otto at ottodestruct.com
Wed Aug 8 20:54:53 UTC 2012
On Wed, Aug 8, 2012 at 3:41 PM, Benjamin Howe <ben at beh.me.uk> wrote:
> What term don't you agree with, or just v3 generally? I trust you agree with
> v2? Just curious.
I agree with the GPLv2 because it addresses a specific need, which is
open-source software. The GPLv3 attempts to extend itself to exercise
scope outside of what I see that need was.
For example, the GPLv3 says this:
"If you convey an object code work under this section in, or with, or
specifically for use in, a User Product, and the conveying occurs as
part of a transaction in which the right of possession and use of the
User Product is transferred to the recipient in perpetuity or for a
fixed term (regardless of how the transaction is characterized), the
Corresponding Source conveyed under this section must be accompanied
by the Installation Information. But this requirement does not apply
if neither you nor any third party retains the ability to install
modified object code on the User Product (for example, the work has
been installed in ROM)."
This is the "Tivoization" clause. It essentially says that if you make
a hardware device with GPLv3 code in it, and you retain the ability to
upgrade the code (like remote upgrades and such), then you must give
away any "keys" or whatever else you have that prevent the end-user
from running modified copies of the software. This came from companies
such as Tivo using Linux on their boxes, and supporting remote
upgrading and connectivity and such, but using a hardware signature to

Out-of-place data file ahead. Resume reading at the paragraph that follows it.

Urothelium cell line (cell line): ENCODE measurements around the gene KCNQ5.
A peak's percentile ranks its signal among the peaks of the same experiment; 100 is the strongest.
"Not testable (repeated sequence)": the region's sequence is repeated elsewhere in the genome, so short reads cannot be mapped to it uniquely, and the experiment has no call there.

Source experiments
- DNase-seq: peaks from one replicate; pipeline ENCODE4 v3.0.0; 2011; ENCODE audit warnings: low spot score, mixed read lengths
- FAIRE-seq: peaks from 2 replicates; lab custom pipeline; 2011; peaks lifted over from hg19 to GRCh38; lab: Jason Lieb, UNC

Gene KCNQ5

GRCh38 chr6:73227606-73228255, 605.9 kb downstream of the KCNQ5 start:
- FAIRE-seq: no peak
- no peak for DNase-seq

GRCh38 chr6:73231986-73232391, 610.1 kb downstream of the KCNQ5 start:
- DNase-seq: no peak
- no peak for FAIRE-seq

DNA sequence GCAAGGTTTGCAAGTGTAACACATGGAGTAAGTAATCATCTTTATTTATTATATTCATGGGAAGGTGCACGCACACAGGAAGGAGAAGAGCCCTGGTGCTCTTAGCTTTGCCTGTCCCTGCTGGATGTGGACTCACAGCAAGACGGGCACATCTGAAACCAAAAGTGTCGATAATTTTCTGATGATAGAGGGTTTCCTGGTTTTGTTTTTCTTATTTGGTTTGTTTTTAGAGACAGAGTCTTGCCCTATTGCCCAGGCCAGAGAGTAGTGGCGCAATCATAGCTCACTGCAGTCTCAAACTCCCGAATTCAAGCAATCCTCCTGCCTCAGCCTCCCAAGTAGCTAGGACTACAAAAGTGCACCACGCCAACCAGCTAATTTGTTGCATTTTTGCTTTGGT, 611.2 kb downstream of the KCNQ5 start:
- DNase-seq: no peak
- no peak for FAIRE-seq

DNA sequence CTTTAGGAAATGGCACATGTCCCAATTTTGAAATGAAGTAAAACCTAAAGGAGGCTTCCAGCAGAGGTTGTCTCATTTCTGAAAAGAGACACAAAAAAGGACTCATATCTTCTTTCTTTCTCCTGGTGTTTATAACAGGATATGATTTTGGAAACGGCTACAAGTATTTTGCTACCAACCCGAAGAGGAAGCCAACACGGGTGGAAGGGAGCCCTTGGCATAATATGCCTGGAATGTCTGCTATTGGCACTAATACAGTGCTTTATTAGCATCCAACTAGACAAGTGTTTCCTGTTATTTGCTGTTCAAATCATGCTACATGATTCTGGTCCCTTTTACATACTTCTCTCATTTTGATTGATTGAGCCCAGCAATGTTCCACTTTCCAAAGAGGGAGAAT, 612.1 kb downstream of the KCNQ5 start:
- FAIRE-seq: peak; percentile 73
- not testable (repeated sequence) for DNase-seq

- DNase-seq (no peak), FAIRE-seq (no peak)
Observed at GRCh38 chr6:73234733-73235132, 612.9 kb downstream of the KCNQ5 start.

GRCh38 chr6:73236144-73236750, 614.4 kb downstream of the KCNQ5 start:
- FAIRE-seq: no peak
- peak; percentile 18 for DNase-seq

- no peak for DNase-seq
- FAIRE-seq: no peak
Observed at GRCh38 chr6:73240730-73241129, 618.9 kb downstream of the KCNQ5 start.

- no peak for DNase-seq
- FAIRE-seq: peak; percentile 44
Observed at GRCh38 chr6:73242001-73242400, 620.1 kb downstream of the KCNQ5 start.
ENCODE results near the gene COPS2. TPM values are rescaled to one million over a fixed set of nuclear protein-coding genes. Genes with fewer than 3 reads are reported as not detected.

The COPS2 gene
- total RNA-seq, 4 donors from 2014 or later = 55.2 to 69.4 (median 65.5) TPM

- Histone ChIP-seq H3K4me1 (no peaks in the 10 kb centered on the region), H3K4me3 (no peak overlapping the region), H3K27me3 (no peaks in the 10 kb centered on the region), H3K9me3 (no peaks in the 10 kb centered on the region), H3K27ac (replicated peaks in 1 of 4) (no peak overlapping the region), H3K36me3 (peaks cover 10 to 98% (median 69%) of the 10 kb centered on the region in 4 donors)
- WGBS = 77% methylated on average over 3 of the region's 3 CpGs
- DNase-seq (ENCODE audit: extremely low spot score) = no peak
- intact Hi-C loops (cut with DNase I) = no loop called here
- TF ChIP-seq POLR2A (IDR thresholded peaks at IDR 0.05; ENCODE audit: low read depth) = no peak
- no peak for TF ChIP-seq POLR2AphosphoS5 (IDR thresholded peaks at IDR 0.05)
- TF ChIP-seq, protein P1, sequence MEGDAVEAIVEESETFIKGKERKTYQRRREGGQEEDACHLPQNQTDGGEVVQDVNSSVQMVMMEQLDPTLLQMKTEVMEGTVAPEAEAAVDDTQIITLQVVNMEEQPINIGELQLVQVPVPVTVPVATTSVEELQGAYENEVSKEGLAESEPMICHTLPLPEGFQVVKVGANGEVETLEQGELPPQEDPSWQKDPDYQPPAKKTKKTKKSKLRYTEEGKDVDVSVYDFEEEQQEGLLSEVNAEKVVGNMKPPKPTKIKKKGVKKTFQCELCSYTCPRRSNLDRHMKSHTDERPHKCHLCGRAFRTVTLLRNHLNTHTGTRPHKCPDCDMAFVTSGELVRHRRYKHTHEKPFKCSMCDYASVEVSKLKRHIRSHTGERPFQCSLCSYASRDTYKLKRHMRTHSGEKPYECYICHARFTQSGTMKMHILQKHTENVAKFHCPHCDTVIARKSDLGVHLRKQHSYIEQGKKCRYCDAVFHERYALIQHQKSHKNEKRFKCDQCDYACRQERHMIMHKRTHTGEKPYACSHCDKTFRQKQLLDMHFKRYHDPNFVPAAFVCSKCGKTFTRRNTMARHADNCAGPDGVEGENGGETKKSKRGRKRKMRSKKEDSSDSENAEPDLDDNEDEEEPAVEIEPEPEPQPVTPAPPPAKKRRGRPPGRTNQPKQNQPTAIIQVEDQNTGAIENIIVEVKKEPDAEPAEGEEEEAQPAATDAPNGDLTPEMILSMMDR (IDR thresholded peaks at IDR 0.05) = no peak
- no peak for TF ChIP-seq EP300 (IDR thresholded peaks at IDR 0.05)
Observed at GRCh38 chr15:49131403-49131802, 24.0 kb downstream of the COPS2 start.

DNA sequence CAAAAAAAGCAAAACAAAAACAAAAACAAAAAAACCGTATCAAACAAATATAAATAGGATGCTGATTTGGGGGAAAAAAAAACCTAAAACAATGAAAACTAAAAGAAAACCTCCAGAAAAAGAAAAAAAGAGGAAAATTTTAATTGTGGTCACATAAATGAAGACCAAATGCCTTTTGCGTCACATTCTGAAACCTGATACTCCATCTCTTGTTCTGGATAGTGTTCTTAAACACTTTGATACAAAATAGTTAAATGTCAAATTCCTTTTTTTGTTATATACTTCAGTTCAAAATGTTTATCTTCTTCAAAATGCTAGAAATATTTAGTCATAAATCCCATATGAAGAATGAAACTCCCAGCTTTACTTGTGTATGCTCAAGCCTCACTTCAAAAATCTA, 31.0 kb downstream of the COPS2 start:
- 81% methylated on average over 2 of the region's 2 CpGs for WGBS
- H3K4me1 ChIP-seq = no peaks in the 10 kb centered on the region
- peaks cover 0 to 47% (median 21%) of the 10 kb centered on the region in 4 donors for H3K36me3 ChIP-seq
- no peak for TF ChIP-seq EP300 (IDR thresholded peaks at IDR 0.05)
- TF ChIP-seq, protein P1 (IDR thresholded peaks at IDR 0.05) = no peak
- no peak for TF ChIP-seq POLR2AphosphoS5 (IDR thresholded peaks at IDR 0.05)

prevent unsigned code from running.
And see, I'm actually fine with that. If some hardware manufacturer
were to use my code in a device like that, then I'd want to allow that
usage. As an open-source software author, I want more secure code in
my devices, and for companies to be able to upgrade them without also
having to deal with hackers attempting to undermine their service.
Restricting open source software in this manner is not something I
want to happen, or to be applied to any code I write.
Another problem with the GPLv3 is the "Additional Terms" section,
which can be used by authors in restrictive ways and yet allow them to
continue to claim that their software is "GPL". For example, there is
at least one company that makes a flash player which uses this section
to attempt to control their code in a way that makes it difficult for
others to modify and use it. It's entirely possible to use it, but
their additional terms mean that any modifications have to be somewhat
extensive to comply with those terms. Also, the entire "Patents"
section is highly discriminatory, and severely limits the potential
scope of open-source software under the GPLv3.
Things like that. I don't like it, it wasn't necessary at all, and the
GPLv2 works fine for the cases I want it to work for.
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